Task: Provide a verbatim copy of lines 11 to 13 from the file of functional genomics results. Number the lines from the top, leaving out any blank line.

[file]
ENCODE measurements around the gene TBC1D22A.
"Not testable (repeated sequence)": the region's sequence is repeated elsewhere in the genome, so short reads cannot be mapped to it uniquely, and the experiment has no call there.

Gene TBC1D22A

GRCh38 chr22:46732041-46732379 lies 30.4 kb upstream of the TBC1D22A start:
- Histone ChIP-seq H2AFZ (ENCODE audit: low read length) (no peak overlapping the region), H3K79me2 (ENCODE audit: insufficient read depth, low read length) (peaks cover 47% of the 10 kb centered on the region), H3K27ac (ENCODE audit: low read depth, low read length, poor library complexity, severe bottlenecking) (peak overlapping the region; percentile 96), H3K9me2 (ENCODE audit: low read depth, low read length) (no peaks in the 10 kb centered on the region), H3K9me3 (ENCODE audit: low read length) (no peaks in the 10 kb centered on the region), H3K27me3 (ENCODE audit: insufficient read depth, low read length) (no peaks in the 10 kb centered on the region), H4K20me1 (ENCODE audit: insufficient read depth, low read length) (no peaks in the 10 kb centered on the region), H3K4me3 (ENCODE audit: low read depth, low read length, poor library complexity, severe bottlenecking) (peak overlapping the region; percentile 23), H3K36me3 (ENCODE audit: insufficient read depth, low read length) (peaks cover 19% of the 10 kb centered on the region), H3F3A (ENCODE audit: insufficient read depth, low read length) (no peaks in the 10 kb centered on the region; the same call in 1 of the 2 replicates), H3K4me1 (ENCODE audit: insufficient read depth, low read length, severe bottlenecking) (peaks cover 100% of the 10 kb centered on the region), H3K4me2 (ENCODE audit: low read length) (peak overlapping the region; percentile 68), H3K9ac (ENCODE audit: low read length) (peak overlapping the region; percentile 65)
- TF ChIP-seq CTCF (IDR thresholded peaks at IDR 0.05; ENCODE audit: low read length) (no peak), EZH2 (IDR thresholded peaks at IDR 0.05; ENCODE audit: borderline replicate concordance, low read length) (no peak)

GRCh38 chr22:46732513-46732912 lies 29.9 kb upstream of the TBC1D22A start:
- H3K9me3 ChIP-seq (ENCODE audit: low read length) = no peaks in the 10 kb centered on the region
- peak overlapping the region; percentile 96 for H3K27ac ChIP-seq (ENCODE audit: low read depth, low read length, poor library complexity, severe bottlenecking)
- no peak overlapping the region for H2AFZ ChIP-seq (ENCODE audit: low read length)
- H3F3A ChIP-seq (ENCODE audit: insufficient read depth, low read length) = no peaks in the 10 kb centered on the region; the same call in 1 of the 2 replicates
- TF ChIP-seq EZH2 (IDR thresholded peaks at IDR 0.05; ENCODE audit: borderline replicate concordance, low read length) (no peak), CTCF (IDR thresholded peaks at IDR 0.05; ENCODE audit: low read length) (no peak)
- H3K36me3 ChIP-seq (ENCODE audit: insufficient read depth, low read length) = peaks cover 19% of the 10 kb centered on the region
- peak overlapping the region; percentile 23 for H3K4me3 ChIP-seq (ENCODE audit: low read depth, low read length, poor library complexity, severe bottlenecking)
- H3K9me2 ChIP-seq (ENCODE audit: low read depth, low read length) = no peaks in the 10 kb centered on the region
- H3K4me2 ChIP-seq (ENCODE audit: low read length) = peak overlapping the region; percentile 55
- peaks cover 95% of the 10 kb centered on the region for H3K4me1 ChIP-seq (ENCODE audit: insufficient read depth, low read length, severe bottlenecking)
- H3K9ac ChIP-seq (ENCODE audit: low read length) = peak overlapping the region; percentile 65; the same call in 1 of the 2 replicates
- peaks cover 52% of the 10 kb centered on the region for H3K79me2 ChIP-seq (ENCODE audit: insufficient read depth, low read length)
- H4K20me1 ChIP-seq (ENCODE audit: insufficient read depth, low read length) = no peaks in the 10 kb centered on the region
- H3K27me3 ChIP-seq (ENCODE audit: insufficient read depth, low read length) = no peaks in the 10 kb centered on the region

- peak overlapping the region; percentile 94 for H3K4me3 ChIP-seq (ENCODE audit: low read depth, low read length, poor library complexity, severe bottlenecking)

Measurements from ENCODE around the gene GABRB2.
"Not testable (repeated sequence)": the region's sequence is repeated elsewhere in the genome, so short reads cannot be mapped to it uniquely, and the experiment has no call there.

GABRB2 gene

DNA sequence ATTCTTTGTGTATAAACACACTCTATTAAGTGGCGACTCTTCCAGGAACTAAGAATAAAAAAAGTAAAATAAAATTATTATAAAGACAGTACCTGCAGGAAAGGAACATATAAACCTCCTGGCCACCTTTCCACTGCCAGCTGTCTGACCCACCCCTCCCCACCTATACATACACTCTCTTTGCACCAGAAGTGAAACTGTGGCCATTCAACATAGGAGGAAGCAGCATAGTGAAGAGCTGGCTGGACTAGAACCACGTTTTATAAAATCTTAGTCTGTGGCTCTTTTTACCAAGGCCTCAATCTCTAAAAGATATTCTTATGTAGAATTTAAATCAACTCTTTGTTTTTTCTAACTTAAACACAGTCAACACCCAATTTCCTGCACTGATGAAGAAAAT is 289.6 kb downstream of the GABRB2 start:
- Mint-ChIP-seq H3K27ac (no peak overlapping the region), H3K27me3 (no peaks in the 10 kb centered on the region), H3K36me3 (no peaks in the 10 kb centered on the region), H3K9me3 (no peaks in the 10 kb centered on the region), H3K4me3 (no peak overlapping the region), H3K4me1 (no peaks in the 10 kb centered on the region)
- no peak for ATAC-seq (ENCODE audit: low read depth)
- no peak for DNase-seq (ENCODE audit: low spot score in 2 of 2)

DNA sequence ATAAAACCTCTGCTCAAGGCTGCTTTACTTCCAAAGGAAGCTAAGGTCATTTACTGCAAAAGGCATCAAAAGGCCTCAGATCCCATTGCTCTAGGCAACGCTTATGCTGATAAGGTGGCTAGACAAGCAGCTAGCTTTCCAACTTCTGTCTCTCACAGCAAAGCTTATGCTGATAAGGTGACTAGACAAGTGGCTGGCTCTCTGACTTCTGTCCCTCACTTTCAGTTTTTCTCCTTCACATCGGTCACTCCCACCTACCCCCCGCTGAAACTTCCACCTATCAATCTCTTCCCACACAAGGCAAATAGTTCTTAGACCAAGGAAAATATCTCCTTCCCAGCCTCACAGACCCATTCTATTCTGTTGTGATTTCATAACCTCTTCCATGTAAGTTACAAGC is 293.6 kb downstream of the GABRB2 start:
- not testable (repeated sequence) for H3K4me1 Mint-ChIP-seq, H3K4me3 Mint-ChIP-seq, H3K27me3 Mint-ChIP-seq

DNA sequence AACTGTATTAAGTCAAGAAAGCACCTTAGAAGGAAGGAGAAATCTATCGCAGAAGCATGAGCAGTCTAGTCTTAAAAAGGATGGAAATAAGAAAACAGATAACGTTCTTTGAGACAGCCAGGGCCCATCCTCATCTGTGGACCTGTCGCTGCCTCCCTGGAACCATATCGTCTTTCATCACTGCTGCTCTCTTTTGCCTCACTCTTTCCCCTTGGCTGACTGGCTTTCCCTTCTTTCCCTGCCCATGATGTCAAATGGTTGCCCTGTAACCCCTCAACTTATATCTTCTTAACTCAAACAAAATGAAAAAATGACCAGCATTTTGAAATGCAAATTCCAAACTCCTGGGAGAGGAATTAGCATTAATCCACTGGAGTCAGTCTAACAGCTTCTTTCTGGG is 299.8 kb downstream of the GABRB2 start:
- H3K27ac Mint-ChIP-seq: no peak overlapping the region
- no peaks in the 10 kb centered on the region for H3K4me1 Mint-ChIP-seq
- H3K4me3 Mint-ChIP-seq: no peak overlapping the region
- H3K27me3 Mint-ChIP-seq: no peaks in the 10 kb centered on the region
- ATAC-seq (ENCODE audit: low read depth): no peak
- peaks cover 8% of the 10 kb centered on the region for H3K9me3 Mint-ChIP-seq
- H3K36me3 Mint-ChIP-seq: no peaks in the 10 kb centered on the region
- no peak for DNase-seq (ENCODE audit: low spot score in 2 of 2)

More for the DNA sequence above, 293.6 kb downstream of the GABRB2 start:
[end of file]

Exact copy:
- H3F3A ChIP-seq (ENCODE audit: insufficient read depth, low read length) = no peaks in the 10 kb centered on the region; the same call in 1 of the 2 replicates
- TF ChIP-seq EZH2 (IDR thresholded peaks at IDR 0.05; ENCODE audit: borderline replicate concordance, low read length) (no peak), CTCF (IDR thresholded peaks at IDR 0.05; ENCODE audit: low read length) (no peak)
- H3K36me3 ChIP-seq (ENCODE audit: insufficient read depth, low read length) = peaks cover 19% of the 10 kb centered on the region